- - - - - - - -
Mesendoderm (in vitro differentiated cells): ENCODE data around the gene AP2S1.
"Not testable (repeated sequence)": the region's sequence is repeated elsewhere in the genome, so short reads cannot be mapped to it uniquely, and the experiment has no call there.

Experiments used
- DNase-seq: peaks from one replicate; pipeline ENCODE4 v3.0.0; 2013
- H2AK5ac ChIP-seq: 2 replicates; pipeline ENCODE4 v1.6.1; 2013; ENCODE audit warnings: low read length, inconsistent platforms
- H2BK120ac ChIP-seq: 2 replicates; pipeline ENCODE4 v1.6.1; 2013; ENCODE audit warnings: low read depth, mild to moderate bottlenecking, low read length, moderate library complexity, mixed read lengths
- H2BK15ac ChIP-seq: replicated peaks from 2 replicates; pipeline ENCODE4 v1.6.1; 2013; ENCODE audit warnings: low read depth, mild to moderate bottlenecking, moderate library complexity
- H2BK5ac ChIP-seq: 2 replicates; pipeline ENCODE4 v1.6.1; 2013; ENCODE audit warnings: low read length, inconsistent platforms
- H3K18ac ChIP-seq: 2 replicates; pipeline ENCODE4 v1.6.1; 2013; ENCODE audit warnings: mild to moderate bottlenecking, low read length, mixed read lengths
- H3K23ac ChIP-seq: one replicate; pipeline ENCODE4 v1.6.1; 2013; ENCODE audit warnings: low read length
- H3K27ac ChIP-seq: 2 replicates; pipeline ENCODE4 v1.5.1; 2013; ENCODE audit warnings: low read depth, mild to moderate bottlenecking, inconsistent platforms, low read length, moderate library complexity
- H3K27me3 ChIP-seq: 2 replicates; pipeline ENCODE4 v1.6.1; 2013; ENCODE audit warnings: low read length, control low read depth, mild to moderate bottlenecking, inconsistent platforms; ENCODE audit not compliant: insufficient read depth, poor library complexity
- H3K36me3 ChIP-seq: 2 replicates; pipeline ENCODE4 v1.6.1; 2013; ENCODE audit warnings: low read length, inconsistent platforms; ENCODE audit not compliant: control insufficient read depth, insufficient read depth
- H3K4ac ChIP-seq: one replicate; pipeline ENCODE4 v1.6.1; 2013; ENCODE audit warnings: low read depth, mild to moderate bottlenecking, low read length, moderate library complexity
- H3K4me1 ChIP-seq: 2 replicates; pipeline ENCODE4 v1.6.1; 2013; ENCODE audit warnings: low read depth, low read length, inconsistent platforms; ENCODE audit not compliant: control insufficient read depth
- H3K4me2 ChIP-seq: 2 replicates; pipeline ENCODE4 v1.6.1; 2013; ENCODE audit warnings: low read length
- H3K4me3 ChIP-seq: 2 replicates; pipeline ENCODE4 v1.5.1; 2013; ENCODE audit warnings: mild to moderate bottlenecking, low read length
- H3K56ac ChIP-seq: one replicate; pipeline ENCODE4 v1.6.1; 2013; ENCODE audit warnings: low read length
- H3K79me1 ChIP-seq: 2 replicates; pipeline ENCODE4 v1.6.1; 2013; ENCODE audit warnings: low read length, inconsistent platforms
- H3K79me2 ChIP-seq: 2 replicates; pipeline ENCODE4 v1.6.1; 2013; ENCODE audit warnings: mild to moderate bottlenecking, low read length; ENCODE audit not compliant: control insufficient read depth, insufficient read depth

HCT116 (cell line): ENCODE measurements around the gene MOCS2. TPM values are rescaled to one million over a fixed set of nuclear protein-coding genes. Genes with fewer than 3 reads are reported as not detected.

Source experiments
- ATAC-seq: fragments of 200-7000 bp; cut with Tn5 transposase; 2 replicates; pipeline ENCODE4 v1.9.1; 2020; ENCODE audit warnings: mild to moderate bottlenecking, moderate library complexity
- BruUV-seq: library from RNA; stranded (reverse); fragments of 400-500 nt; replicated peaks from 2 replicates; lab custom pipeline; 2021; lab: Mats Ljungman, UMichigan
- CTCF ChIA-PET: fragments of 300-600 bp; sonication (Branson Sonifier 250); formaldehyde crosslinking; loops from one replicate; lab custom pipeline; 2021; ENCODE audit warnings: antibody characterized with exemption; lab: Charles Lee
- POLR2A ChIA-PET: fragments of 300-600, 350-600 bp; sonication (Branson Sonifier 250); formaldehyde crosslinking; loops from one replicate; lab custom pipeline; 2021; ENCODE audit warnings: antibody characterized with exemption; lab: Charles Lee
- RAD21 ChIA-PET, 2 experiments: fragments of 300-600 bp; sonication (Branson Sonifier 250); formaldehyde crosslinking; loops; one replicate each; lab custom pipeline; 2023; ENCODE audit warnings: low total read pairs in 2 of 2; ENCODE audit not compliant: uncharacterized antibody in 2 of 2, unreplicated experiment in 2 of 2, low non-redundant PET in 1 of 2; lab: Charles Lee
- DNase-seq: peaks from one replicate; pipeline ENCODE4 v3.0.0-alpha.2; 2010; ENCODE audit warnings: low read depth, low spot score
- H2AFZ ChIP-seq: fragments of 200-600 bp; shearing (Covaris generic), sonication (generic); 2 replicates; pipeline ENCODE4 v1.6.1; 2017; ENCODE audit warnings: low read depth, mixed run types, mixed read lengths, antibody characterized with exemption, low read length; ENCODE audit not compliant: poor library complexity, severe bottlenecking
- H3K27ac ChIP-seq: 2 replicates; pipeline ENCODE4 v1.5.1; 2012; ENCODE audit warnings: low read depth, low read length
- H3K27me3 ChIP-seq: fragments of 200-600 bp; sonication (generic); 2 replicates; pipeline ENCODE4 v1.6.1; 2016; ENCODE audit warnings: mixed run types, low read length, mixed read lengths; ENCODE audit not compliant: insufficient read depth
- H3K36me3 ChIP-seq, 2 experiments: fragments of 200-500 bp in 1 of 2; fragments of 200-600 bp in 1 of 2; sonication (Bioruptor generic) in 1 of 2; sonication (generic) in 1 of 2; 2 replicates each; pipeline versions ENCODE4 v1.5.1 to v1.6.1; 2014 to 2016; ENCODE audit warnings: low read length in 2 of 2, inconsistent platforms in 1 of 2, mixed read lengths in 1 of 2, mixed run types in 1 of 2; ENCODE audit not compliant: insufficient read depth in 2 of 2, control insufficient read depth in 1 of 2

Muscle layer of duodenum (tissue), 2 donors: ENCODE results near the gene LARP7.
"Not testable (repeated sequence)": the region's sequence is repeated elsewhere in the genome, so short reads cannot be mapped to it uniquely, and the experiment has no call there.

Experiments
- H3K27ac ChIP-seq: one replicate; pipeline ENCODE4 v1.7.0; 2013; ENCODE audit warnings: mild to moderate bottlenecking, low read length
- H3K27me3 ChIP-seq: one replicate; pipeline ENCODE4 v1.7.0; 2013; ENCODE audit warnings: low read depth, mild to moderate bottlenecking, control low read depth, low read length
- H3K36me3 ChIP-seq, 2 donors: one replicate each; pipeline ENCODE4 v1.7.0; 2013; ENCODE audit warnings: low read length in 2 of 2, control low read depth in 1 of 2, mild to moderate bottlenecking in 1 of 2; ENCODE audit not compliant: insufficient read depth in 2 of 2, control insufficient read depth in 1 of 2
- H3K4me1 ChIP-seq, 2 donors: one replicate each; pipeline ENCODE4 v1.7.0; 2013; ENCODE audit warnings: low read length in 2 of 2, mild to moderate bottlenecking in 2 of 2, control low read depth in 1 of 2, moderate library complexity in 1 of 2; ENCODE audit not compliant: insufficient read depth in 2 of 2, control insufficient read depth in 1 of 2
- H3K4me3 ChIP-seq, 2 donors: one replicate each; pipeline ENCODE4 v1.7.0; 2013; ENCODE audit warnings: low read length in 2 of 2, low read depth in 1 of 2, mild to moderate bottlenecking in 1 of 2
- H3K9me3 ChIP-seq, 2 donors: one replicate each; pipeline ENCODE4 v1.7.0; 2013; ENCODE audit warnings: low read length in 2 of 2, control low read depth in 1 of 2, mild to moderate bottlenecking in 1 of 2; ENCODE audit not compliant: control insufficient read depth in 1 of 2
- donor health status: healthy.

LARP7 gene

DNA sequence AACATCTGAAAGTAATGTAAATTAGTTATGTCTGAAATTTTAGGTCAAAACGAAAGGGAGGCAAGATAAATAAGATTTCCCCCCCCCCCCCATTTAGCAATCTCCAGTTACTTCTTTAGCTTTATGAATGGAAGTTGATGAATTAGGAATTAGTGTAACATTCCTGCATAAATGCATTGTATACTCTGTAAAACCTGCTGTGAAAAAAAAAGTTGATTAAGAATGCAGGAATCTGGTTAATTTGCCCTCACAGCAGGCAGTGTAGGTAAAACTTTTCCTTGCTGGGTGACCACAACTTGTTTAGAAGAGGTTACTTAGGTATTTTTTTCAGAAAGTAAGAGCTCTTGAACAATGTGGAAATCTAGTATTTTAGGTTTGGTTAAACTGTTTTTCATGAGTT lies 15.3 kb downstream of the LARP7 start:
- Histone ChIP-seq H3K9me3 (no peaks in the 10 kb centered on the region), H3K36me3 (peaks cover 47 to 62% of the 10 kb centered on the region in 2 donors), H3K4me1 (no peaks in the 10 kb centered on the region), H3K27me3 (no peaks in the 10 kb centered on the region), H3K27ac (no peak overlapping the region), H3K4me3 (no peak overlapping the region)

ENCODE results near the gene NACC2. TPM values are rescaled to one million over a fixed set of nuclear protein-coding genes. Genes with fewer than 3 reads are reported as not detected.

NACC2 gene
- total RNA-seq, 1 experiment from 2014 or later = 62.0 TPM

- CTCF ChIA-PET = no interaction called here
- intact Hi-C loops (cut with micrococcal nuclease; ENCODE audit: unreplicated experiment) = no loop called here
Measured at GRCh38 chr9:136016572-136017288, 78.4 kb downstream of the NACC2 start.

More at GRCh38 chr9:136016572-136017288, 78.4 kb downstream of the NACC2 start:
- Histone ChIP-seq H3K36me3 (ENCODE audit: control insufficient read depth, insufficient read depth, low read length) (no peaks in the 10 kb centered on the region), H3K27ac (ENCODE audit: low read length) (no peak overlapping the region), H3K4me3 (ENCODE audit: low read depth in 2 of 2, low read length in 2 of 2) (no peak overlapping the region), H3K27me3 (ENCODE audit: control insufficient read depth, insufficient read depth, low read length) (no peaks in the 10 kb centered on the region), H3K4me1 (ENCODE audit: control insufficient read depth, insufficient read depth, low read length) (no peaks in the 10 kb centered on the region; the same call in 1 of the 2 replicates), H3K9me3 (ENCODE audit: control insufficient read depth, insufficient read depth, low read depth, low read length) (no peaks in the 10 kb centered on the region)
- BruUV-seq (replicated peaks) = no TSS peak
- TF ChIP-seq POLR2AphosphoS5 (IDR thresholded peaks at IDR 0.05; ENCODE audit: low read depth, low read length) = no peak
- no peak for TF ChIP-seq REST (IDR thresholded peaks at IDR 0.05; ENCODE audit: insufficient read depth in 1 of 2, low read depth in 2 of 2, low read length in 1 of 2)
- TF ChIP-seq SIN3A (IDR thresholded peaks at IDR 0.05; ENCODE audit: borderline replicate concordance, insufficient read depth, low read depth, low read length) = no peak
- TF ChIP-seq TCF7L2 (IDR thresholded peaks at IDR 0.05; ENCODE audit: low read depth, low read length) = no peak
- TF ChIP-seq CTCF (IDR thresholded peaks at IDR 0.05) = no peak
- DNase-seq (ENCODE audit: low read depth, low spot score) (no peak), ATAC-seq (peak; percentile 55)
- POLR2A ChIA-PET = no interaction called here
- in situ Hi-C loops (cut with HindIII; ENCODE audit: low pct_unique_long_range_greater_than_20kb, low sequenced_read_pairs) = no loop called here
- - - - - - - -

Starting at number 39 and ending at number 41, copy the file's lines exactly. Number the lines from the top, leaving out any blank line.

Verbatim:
- H3K4me1 ChIP-seq, 2 donors: one replicate each; pipeline ENCODE4 v1.7.0; 2013; ENCODE audit warnings: low read length in 2 of 2, mild to moderate bottlenecking in 2 of 2, control low read depth in 1 of 2, moderate library complexity in 1 of 2; ENCODE audit not compliant: insufficient read depth in 2 of 2, control insufficient read depth in 1 of 2
- H3K4me3 ChIP-seq, 2 donors: one replicate each; pipeline ENCODE4 v1.7.0; 2013; ENCODE audit warnings: low read length in 2 of 2, low read depth in 1 of 2, mild to moderate bottlenecking in 1 of 2
- H3K9me3 ChIP-seq, 2 donors: one replicate each; pipeline ENCODE4 v1.7.0; 2013; ENCODE audit warnings: low read length in 2 of 2, control low read depth in 1 of 2, mild to moderate bottlenecking in 1 of 2; ENCODE audit not compliant: control insufficient read depth in 1 of 2